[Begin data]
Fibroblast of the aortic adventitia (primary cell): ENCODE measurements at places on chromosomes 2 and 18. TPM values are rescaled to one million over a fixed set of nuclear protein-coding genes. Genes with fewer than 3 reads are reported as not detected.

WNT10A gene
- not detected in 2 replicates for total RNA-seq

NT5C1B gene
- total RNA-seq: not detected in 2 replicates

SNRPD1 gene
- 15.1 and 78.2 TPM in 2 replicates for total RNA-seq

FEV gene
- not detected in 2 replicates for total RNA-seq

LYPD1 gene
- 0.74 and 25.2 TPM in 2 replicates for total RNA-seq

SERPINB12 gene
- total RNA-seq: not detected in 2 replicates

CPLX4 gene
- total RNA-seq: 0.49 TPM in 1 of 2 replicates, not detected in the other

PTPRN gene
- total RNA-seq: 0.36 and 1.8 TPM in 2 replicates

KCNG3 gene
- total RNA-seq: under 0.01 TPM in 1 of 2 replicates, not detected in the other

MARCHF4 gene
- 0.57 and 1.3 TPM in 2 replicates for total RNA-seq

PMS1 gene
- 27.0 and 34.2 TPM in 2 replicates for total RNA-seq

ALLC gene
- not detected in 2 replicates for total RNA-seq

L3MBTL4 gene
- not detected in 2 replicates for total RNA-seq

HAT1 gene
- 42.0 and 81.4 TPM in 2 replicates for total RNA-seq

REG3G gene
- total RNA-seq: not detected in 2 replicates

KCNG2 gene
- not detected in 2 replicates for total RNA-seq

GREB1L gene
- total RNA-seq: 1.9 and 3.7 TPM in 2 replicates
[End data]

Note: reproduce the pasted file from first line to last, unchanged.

Fibroblast of the aortic adventitia (primary cell): ENCODE measurements at places on chromosomes 2 and 18. TPM values are rescaled to one million over a fixed set of nuclear protein-coding genes. Genes with fewer than 3 reads are reported as not detected.

WNT10A gene
- not detected in 2 replicates for total RNA-seq

NT5C1B gene
- total RNA-seq: not detected in 2 replicates

SNRPD1 gene
- 15.1 and 78.2 TPM in 2 replicates for total RNA-seq

FEV gene
- not detected in 2 replicates for total RNA-seq

LYPD1 gene
- 0.74 and 25.2 TPM in 2 replicates for total RNA-seq

SERPINB12 gene
- total RNA-seq: not detected in 2 replicates

CPLX4 gene
- total RNA-seq: 0.49 TPM in 1 of 2 replicates, not detected in the other

PTPRN gene
- total RNA-seq: 0.36 and 1.8 TPM in 2 replicates

KCNG3 gene
- total RNA-seq: under 0.01 TPM in 1 of 2 replicates, not detected in the other

MARCHF4 gene
- 0.57 and 1.3 TPM in 2 replicates for total RNA-seq

PMS1 gene
- 27.0 and 34.2 TPM in 2 replicates for total RNA-seq

ALLC gene
- not detected in 2 replicates for total RNA-seq

L3MBTL4 gene
- not detected in 2 replicates for total RNA-seq

HAT1 gene
- 42.0 and 81.4 TPM in 2 replicates for total RNA-seq

REG3G gene
- total RNA-seq: not detected in 2 replicates

KCNG2 gene
- not detected in 2 replicates for total RNA-seq

GREB1L gene
- total RNA-seq: 1.9 and 3.7 TPM in 2 replicates